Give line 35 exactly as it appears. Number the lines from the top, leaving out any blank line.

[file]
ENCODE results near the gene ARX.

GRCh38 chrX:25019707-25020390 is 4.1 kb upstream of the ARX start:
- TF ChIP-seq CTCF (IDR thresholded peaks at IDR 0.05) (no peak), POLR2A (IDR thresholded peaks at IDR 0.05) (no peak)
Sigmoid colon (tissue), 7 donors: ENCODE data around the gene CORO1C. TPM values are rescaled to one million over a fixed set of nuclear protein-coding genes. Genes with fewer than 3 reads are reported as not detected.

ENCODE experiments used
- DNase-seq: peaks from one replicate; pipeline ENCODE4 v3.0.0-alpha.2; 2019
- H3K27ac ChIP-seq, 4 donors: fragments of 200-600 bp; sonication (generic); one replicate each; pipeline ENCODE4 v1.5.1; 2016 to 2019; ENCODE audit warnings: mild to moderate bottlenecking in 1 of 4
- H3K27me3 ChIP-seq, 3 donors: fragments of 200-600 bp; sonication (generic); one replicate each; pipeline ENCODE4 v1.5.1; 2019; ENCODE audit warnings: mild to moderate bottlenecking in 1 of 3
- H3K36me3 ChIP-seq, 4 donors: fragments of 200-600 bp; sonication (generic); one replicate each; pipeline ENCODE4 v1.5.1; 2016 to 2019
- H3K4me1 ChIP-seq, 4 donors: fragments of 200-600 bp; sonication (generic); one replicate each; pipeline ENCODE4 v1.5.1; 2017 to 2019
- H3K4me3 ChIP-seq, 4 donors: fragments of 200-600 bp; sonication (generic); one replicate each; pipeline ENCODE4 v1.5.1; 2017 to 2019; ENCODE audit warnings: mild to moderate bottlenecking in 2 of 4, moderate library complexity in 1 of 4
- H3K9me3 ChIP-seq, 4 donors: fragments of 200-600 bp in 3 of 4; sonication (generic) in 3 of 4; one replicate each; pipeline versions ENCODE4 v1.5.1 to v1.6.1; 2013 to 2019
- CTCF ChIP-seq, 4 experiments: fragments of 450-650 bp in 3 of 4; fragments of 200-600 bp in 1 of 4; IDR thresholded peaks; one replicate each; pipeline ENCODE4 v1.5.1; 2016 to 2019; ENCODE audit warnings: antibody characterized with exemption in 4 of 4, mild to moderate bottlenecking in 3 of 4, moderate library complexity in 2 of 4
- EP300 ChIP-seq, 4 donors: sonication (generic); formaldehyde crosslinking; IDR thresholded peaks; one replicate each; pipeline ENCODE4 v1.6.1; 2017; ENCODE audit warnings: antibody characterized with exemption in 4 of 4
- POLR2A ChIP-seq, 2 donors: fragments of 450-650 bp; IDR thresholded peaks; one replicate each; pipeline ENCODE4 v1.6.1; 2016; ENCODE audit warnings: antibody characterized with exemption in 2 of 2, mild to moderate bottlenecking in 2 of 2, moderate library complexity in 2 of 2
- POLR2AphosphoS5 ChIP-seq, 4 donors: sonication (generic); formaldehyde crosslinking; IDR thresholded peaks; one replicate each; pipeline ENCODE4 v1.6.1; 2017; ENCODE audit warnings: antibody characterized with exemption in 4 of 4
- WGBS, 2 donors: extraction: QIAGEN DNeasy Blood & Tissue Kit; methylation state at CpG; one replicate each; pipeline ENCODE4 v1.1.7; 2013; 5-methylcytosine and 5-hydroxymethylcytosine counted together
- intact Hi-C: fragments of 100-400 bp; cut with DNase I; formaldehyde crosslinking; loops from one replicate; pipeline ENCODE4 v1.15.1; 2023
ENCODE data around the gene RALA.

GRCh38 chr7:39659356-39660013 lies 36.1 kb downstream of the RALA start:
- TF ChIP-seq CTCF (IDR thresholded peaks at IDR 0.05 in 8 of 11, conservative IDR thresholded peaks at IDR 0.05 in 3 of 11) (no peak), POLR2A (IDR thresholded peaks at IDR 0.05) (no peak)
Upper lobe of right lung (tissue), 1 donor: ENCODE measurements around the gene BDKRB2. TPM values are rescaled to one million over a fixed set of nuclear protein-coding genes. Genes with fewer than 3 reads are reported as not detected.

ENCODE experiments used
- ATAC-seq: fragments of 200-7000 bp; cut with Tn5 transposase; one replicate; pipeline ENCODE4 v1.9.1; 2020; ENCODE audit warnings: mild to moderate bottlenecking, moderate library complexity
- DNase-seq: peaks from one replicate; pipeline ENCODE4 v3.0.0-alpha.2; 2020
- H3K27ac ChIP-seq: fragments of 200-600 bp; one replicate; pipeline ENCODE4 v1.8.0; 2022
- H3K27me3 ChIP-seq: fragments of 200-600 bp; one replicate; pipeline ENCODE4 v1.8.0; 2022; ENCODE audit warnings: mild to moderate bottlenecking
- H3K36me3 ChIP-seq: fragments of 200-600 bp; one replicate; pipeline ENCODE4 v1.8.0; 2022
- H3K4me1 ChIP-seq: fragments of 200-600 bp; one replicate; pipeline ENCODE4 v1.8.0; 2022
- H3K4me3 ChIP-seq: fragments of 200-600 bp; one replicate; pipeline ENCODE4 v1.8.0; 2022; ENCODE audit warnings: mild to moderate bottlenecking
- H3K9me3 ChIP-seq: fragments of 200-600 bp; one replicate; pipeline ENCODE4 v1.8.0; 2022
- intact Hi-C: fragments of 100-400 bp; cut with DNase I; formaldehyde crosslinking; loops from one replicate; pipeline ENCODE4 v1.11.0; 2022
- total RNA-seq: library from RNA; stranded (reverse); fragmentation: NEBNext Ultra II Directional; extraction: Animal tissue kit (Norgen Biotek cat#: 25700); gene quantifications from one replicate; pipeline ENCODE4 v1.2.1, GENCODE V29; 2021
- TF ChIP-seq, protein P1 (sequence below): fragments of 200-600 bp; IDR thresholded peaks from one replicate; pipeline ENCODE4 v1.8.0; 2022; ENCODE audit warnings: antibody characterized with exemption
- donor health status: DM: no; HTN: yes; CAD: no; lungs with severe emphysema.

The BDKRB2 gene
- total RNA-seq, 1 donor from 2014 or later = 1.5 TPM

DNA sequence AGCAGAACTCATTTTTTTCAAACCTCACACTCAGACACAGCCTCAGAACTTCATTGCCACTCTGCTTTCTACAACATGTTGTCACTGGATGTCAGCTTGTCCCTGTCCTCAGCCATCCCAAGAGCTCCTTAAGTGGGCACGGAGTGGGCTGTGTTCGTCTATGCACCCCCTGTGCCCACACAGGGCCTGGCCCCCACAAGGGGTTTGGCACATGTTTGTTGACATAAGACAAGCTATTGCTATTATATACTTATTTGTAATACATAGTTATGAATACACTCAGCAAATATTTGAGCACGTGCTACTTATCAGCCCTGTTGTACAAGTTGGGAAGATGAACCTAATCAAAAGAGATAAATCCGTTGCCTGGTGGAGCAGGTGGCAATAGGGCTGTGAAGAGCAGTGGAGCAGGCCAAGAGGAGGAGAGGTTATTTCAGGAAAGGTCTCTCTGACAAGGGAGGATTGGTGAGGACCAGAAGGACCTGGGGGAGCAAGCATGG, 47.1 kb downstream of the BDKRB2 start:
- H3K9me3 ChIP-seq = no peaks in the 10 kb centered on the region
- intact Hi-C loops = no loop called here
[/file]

- donor health status: DM: no; HTN: yes; CAD: no; lungs with severe emphysema.